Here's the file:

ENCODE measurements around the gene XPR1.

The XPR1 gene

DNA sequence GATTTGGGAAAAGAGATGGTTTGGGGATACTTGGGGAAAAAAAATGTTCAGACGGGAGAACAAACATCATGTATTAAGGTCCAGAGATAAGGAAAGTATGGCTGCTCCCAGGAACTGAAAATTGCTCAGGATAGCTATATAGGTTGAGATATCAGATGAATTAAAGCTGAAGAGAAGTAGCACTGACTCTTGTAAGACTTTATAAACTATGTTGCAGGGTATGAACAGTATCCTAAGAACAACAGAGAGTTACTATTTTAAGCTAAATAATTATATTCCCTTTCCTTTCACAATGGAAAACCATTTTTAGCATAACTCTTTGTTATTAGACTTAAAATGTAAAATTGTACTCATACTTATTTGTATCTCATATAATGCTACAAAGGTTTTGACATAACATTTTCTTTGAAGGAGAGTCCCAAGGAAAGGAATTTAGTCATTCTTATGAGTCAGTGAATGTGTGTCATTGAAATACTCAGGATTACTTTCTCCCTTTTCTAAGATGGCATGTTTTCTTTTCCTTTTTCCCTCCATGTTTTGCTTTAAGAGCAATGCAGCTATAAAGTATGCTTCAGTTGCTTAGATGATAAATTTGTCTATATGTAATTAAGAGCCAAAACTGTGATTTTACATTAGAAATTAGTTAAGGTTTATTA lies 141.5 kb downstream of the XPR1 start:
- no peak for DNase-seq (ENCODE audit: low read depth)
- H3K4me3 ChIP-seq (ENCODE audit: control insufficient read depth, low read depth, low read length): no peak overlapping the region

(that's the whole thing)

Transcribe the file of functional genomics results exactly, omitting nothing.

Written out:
ENCODE measurements around the gene XPR1.

The XPR1 gene

DNA sequence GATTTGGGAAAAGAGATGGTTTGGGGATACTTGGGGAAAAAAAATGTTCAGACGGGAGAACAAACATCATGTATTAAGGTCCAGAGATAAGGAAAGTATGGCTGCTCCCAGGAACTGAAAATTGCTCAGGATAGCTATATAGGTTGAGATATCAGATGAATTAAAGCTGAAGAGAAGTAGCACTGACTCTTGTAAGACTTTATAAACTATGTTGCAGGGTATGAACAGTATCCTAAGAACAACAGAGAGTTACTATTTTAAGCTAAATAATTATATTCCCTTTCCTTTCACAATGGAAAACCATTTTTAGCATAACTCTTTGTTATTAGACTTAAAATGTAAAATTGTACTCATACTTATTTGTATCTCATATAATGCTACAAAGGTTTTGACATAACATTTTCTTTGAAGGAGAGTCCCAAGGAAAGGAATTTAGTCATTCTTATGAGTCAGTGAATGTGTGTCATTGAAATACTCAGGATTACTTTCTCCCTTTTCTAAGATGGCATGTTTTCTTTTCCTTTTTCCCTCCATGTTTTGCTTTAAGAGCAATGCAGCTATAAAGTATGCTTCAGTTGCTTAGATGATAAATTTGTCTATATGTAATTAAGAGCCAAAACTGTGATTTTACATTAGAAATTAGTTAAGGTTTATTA lies 141.5 kb downstream of the XPR1 start:
- no peak for DNase-seq (ENCODE audit: low read depth)
- H3K4me3 ChIP-seq (ENCODE audit: control insufficient read depth, low read depth, low read length): no peak overlapping the region